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It’s an egg hunt not an egglook

  • Monday, April 28, 2014

Bobby Jonte

I hope you have had a wonderful Passover, Maundy Thursday, Good Friday and a Happy Easter. I hope you had a wonderful sunrise service. Celebration of the Holiest day should be joyful for all involved.

This past week has been filled with spring breaks from school and of course, Easter egg hunts.

Lovers of the almanac and gardeners have been saying that we will have a cold snap right before Easter. Farmers have been revved up to plant for more than a month. Corn is in the ground and starting to grow. The tobacco guys are a little nervous. Some of the tobacco is in danger of getting a coating of frost. “I told those boys about planting before Easter.”

What I don't know is where did all the Easter egg stuff originate? I've never questioned having an Easter egg hunt. I never did understand where the Easter Bunny came from. Still, it's great fun to go to an Easter egg hunt. The thrill of finding eggs is irresistible. The thought of getting the prize egg is an even sweeter experience.

Part of it has to be the retail industry. Selling merchandise, candy and new spring outfits has to play into this somewhere. We have to have a retail event between Valentine's Day and Mother's day.

Maybe the clothing industry just picked a day to roll out the spring suits. I do have a picture of my family in our Easter outfits. My dad and my brother both have on these funky hats. Of course I had a hat also. My mother and sister had on matching dresses. It was the finest of pictures from the early 60s. Sometimes you just wish things could be that way again.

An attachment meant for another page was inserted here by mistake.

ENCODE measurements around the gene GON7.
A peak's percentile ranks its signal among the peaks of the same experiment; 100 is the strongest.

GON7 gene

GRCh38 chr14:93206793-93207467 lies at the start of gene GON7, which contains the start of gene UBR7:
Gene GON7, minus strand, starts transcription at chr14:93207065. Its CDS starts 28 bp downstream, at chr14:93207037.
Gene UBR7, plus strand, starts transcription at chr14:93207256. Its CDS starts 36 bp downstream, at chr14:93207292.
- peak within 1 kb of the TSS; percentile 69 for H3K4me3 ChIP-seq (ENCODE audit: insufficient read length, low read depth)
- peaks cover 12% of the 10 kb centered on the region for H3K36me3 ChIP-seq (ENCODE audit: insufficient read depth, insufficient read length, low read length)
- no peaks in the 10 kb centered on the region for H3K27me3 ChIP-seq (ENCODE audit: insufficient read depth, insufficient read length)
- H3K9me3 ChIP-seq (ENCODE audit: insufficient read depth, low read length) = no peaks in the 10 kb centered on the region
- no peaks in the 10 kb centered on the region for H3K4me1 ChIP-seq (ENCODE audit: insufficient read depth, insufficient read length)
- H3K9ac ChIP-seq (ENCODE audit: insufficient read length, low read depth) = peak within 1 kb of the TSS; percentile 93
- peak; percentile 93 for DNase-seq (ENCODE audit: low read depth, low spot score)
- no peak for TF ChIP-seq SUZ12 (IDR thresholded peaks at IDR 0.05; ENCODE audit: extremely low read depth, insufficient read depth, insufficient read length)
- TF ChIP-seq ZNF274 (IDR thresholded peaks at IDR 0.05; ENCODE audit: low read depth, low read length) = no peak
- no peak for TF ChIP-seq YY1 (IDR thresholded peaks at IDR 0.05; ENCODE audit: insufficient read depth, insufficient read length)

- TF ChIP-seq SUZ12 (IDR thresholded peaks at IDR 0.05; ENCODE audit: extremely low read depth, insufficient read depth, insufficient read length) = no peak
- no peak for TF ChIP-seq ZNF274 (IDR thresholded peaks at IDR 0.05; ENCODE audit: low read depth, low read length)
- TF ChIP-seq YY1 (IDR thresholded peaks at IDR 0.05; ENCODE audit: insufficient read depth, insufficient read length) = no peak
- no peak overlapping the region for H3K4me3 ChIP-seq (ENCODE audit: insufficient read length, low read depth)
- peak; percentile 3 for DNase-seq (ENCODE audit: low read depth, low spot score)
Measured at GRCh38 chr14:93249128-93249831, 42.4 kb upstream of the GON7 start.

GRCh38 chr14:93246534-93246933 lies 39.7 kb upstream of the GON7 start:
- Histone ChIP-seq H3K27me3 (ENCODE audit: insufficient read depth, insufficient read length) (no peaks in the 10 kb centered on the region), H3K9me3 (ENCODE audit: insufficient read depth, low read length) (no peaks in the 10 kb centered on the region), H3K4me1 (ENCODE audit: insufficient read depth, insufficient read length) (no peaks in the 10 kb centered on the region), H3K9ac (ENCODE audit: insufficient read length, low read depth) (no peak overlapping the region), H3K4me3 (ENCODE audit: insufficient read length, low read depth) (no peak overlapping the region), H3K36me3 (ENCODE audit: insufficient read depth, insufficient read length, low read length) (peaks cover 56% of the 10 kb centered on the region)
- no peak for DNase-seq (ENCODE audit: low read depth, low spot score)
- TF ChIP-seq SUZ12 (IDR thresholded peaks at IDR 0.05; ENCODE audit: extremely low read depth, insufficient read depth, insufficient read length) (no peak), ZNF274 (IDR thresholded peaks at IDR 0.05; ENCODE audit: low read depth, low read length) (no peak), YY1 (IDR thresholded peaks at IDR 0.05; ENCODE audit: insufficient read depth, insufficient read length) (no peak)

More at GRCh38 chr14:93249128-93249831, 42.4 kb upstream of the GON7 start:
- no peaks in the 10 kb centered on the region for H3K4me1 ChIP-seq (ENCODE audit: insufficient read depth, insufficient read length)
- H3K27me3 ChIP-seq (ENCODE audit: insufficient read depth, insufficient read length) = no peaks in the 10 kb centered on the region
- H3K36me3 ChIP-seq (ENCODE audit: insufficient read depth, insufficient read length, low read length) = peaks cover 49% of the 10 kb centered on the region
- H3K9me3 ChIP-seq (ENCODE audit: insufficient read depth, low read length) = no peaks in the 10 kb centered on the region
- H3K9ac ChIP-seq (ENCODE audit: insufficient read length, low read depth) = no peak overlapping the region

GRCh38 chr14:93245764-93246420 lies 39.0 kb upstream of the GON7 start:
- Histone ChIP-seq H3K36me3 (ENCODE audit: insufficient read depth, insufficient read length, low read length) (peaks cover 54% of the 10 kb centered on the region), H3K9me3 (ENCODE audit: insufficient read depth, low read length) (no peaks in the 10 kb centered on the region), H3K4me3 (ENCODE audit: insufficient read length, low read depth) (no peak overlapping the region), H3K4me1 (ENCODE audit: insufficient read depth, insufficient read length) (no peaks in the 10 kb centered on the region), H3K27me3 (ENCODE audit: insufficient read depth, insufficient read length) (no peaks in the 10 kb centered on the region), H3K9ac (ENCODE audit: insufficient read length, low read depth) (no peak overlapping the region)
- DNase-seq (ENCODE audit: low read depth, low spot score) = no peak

I have been to one Easter egg hunt this year. It was a glorious event. Kids were running around fueled by candy corn and could hardly wait for the hunt to begin.

Several people were gathering eggs to hide them in the yard. A couple of the adults were coaching the children on how to hunt the eggs. “Eggs are not in bird nests or up in the air. The Easter Bunny places the eggs close to the ground.”

The egg hiders were getting instructions on where to hide the eggs. The boundaries of the hunt were decided on. The big question was whether to make the eggs hard to find. Some of the kids voted for making the hunt difficult. Many of the adults agreed. “This is an egg hunt not an egg look.” “We don't want eggs just laying out on the yard. There has to be some real hunting going on.”

The hunt always starts with squeals of delight. The adults are trying to decide whether they hid 62 eggs or 68 eggs. The kids are running around looking for a combination of plastic, hard boiled or wooden eggs.

The wooden eggs are the ones that really baffle me. You can put a prize in the plastic eggs and you can eat the hard boiled eggs. Your mother is going to take the wooden egg from you and keep it in a drawer until next year.

After the hunt, the eggs are counted several times to see if all the eggs have been found. Fifty-eight eggs found mean that either four or 10 eggs remain in the yard somewhere. The prize egg was found.

The kids run around again looking. The hiders join in also. Sixty-five eggs have been found. There are more eggs out there but now it's getting dark. Only three eggs are unaccounted for. That's a good result. Some of the adults at this party can hide their own eggs.

These Easter egg hunts teach many lessons. You have to search hard for rewards in life as well as an Easter egg hunt. That's why all the Easter egg hunts should be difficult.

Life is that way too. That's why it's an egg hunt not an egg look.

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